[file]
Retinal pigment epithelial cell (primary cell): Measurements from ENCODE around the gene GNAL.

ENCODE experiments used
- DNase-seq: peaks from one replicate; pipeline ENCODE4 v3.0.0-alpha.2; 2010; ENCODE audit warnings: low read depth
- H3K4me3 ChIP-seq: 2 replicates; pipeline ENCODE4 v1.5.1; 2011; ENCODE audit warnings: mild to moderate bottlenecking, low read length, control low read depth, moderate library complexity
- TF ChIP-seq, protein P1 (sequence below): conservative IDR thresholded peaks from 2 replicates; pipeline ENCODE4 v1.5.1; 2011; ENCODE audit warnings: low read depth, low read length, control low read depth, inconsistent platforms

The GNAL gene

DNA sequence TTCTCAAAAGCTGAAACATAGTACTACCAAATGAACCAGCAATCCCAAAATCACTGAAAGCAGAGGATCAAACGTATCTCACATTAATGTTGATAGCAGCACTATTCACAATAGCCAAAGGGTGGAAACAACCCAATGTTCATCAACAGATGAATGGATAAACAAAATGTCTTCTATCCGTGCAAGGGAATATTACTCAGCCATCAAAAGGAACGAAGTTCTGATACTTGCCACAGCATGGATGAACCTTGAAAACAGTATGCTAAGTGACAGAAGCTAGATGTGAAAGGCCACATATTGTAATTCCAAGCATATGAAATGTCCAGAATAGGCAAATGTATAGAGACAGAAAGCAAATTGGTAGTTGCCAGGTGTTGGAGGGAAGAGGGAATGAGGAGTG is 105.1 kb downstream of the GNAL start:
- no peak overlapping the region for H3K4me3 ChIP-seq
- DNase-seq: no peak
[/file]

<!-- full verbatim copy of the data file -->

Retinal pigment epithelial cell (primary cell): Measurements from ENCODE around the gene GNAL.

ENCODE experiments used
- DNase-seq: peaks from one replicate; pipeline ENCODE4 v3.0.0-alpha.2; 2010; ENCODE audit warnings: low read depth
- H3K4me3 ChIP-seq: 2 replicates; pipeline ENCODE4 v1.5.1; 2011; ENCODE audit warnings: mild to moderate bottlenecking, low read length, control low read depth, moderate library complexity
- TF ChIP-seq, protein P1 (sequence below): conservative IDR thresholded peaks from 2 replicates; pipeline ENCODE4 v1.5.1; 2011; ENCODE audit warnings: low read depth, low read length, control low read depth, inconsistent platforms

The GNAL gene

DNA sequence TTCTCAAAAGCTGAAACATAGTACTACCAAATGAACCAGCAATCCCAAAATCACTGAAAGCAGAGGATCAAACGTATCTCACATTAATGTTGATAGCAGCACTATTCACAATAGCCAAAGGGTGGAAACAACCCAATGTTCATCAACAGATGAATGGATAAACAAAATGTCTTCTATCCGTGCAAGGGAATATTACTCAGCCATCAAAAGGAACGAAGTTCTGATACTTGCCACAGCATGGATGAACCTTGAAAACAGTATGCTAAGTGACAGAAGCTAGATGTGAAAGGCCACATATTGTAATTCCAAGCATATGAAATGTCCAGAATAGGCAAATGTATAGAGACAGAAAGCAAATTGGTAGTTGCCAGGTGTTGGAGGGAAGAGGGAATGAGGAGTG is 105.1 kb downstream of the GNAL start:
- no peak overlapping the region for H3K4me3 ChIP-seq
- DNase-seq: no peak